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The name of LADY RACHEL Russell deserves an honorable place in the calendar of those who by their virtues and talents, have adorned and illustrated the female character. Belonging to one of the noblest families in Britain, passing a long series of years in the uninterrupted enjoyment of all the dangerous gifts of rank and wealth, and happily requited affection; then a lonely widow, the full cup of felicity suddenly dashed with a rude hand from her lips, the husband of her youth murdered on the scaffold, and his name vilified by the minions of tyranny;-prosperity never spoiled the humility of her disposition, nor did bitter adversity ever wring from her a murmur against the wisdom or the justice of the most afflicting dispensations of the providence of her God. This distinguished woman was the daughter of the Earl of Southhampton, and the wife of the illustrious Lord William Russell, whose memory is so dear to every patriot as the martyr of liberty, and the fellow sufferer of Hampden and Sidney. To Lord Russell she was an object of the most devoted attachment which she nobly requited, adhering to him with all a woman's constancy, through good report and through evil report, sharing with him the blessings of fortune and “troops of friends,” and breasting by his side the torrent of persecution by which the close of his short but brilliant career was embittered. For sixteen years she enjoyed in his society as much of happiness as falls to the lot of human nature; when he was arrested for a pretended participation in the “Rye-House Plot,” she enlisted by her ef. forts some of the most distinguished men in the country in his favor; on his mock trial she assisted him in taking notes and making out his defence; and after he was executed in pursuance of a sentence of judicial murder, she devoted her exalted talents to the vindicating of his character. Her letter to King Charles the Second is a standing monument of her devotion to his memory; it might have moved the heart of a stone, though it made no impression upon that of a voluptuary.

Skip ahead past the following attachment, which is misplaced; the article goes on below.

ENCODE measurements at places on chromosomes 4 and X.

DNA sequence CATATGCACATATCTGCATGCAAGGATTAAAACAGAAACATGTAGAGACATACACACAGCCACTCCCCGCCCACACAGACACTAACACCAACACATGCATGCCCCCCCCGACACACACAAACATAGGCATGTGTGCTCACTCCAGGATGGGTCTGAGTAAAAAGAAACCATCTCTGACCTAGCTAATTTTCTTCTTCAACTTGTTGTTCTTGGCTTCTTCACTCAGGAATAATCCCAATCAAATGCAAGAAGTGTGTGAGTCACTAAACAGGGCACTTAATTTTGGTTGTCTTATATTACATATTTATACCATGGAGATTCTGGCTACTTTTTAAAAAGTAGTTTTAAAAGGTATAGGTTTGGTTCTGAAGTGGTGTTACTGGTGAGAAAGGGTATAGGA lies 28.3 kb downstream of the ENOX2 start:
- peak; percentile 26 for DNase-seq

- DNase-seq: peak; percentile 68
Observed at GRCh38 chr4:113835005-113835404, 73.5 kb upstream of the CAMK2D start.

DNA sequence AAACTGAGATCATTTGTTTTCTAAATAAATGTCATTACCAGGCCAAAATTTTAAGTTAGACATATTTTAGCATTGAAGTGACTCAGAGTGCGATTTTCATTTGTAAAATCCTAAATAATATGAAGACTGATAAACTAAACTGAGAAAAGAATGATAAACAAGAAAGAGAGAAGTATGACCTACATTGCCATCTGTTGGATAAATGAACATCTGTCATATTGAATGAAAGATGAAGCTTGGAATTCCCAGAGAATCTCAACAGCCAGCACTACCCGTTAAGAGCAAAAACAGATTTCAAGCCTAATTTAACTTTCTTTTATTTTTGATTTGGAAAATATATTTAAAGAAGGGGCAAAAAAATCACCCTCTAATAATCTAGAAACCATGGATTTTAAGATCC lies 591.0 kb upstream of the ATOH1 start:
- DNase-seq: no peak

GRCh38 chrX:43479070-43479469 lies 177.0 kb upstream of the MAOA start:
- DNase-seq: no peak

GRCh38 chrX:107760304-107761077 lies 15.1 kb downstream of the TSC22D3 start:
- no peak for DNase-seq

Lady Russell survived her husband many years. She was repeatedly solicited in marriage by the admirers of her virtues, but she chose to spend the remainder of her life in widowhood, seeking the alleviation of her sorrows in the education of her children, the society and correspondence of her numerous literary friends, and above all in the inestimable comforts of religion. Her letters, in which her talents served' as the handmaids of her virtues, and portrayed her beautiful character in all its simplicity and purity, were collected long after her death and published. They furnish a model well worthy of imitation. Among her correspondents we find the names of Archbishop Tillotson, Bishop Burnet, Bishop Patrick, the Princess of Orange, the truly pious Dr. Fitzwilliam, and many other persons equally distinguished for rank, talent, piety and learning. Some of the letters of these eminent individuals are introduced into the volume with those of Lady Russell, and they uniformly bespeak the highest respect for her character. We might, perhaps, usefully extend the present article by a few extracts from the letters we have named, but we must content ourselves with giving one entire, which was written to Dr. Fitzwilliam soon after her husband's death, and which gives an admirable view of her truly amiable character. Lord Russell was brought to the scaffold on the 21st of July, 1683, and this letter is dated the 30th of September in the same year. To Dr. Fitzwilliam.—I need not tell you, my good Doctor, how little capable I have been of such an exercise as this. You will soon find how unfit I am still for it, since my yet disodered thoughts can offer me no other than such words as express the deepest sorrows, confused as my yet amazed mind is. But such men as you, and particularly one so much my friend, will I know bear with my weakness and compassionate my distress, as you have already done by your good letter and excellent prayer. I endeavor to make the best use I can of both; but I am so evil and unworthy a creature that though I have desires, yet I have no dispositions or worthiness towards receiving comfort. You that knew us both, and how we lived, must admit I have just cause to bewail my loss. I know it is common with others to lose a friend; but to have lived with such a one, it may be questioned how few can glory in the like happiness, so consequently lament the like loss. Who can but shrink at such a blow, till by the mighty aids of his holy spirit, we will let the gift of God which he hath put into our hearts interpose? That reason which sets a measure to our souls in prosperity, will